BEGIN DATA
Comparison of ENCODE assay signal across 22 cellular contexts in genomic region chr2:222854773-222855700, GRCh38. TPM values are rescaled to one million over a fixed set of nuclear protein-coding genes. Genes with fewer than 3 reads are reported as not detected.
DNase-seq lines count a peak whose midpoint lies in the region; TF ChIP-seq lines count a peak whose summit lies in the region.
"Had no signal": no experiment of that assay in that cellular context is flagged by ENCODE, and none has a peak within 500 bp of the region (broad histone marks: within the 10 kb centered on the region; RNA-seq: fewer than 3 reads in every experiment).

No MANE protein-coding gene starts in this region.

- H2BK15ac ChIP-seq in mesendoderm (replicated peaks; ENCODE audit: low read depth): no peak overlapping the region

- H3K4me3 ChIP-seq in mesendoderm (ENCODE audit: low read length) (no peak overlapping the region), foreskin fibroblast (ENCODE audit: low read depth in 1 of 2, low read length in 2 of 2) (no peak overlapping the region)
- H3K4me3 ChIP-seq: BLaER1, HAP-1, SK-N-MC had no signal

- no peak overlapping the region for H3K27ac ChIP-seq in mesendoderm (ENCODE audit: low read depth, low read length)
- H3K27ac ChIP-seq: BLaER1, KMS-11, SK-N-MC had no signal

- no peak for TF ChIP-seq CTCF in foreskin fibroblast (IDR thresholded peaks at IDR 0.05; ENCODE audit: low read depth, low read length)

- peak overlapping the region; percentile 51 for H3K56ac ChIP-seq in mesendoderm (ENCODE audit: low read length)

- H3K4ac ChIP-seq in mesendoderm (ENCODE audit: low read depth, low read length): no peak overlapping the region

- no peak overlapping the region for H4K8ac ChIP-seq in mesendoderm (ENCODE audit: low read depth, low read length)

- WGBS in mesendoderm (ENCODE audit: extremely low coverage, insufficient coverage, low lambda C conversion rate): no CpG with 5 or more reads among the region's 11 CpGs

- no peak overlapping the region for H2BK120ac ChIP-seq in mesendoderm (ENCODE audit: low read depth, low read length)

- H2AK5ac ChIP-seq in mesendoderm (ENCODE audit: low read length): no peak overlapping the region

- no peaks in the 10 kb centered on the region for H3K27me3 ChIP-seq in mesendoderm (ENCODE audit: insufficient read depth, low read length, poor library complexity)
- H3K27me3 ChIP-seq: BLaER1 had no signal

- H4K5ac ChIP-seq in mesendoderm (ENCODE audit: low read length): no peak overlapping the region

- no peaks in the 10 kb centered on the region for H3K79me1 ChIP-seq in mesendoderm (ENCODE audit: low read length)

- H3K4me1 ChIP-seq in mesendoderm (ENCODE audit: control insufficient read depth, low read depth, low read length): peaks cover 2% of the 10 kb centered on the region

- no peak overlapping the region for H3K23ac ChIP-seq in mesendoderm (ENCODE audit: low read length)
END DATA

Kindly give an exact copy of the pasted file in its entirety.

Comparison of ENCODE assay signal across 22 cellular contexts in genomic region chr2:222854773-222855700, GRCh38. TPM values are rescaled to one million over a fixed set of nuclear protein-coding genes. Genes with fewer than 3 reads are reported as not detected.
DNase-seq lines count a peak whose midpoint lies in the region; TF ChIP-seq lines count a peak whose summit lies in the region.
"Had no signal": no experiment of that assay in that cellular context is flagged by ENCODE, and none has a peak within 500 bp of the region (broad histone marks: within the 10 kb centered on the region; RNA-seq: fewer than 3 reads in every experiment).

No MANE protein-coding gene starts in this region.

- H2BK15ac ChIP-seq in mesendoderm (replicated peaks; ENCODE audit: low read depth): no peak overlapping the region

- H3K4me3 ChIP-seq in mesendoderm (ENCODE audit: low read length) (no peak overlapping the region), foreskin fibroblast (ENCODE audit: low read depth in 1 of 2, low read length in 2 of 2) (no peak overlapping the region)
- H3K4me3 ChIP-seq: BLaER1, HAP-1, SK-N-MC had no signal

- no peak overlapping the region for H3K27ac ChIP-seq in mesendoderm (ENCODE audit: low read depth, low read length)
- H3K27ac ChIP-seq: BLaER1, KMS-11, SK-N-MC had no signal

- no peak for TF ChIP-seq CTCF in foreskin fibroblast (IDR thresholded peaks at IDR 0.05; ENCODE audit: low read depth, low read length)

- peak overlapping the region; percentile 51 for H3K56ac ChIP-seq in mesendoderm (ENCODE audit: low read length)

- H3K4ac ChIP-seq in mesendoderm (ENCODE audit: low read depth, low read length): no peak overlapping the region

- no peak overlapping the region for H4K8ac ChIP-seq in mesendoderm (ENCODE audit: low read depth, low read length)

- WGBS in mesendoderm (ENCODE audit: extremely low coverage, insufficient coverage, low lambda C conversion rate): no CpG with 5 or more reads among the region's 11 CpGs

- no peak overlapping the region for H2BK120ac ChIP-seq in mesendoderm (ENCODE audit: low read depth, low read length)

- H2AK5ac ChIP-seq in mesendoderm (ENCODE audit: low read length): no peak overlapping the region

- no peaks in the 10 kb centered on the region for H3K27me3 ChIP-seq in mesendoderm (ENCODE audit: insufficient read depth, low read length, poor library complexity)
- H3K27me3 ChIP-seq: BLaER1 had no signal

- H4K5ac ChIP-seq in mesendoderm (ENCODE audit: low read length): no peak overlapping the region

- no peaks in the 10 kb centered on the region for H3K79me1 ChIP-seq in mesendoderm (ENCODE audit: low read length)

- H3K4me1 ChIP-seq in mesendoderm (ENCODE audit: control insufficient read depth, low read depth, low read length): peaks cover 2% of the 10 kb centered on the region

- no peak overlapping the region for H3K23ac ChIP-seq in mesendoderm (ENCODE audit: low read length)